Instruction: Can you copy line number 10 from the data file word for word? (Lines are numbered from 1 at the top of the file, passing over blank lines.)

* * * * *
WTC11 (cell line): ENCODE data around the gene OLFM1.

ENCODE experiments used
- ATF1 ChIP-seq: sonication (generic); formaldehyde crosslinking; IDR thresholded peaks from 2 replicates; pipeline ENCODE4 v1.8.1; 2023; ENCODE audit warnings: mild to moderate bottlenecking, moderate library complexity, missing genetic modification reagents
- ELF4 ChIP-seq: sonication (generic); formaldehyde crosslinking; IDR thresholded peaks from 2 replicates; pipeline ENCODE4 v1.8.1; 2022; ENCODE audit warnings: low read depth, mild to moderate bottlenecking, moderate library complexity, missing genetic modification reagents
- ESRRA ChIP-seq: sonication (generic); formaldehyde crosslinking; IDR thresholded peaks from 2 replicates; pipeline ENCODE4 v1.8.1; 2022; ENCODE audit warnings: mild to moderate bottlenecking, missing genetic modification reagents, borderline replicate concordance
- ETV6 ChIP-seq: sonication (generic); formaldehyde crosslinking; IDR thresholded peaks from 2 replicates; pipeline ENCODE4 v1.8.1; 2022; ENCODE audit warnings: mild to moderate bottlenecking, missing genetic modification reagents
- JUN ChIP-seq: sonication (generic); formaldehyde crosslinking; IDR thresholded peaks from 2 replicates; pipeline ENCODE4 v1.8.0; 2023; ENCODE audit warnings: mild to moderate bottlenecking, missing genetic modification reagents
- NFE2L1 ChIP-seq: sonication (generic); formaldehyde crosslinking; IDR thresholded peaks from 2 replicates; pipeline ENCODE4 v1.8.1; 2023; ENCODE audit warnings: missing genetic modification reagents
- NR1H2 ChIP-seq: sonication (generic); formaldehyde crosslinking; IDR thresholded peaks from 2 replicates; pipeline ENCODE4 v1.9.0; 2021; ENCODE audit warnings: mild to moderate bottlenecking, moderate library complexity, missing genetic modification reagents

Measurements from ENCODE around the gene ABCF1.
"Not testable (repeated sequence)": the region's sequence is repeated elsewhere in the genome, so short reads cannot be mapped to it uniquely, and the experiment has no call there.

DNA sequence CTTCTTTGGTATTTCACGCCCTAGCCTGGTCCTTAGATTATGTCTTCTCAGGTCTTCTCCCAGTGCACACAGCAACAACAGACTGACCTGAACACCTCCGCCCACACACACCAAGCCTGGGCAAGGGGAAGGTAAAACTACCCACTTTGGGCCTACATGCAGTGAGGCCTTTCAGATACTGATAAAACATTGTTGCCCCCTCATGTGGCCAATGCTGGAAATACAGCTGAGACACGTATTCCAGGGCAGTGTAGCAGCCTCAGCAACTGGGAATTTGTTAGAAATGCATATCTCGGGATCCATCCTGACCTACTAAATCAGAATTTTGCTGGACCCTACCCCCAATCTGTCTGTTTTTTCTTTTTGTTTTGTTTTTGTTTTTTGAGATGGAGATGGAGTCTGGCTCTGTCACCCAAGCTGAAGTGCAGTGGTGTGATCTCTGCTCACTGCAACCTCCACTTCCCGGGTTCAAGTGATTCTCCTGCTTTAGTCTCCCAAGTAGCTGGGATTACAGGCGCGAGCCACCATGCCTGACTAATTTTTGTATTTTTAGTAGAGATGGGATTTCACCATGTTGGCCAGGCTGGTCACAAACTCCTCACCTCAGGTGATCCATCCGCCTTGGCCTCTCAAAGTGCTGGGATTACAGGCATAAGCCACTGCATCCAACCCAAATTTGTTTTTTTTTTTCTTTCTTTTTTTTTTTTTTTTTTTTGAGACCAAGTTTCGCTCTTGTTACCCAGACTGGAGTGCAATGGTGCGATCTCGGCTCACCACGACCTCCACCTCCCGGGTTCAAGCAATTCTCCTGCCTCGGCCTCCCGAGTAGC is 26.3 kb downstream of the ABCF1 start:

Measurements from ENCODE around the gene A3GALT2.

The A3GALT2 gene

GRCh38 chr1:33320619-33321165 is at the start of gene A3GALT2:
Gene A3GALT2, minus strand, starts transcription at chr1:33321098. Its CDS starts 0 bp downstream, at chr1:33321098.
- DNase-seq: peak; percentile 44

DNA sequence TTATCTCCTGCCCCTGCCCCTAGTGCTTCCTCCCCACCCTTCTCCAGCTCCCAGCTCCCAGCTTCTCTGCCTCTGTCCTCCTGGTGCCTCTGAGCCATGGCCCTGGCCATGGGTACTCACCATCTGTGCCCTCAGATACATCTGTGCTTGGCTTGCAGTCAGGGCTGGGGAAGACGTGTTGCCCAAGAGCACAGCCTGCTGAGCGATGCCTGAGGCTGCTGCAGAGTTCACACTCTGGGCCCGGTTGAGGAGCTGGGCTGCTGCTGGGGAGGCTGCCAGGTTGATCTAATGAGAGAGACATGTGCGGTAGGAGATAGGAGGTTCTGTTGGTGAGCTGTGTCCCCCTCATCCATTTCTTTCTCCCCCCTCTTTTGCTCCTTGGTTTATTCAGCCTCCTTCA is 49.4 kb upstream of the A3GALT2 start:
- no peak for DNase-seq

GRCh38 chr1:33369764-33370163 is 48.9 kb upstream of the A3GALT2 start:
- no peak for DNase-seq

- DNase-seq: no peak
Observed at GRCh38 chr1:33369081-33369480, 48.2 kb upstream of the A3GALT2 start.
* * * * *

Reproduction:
Measurements from ENCODE around the gene ABCF1.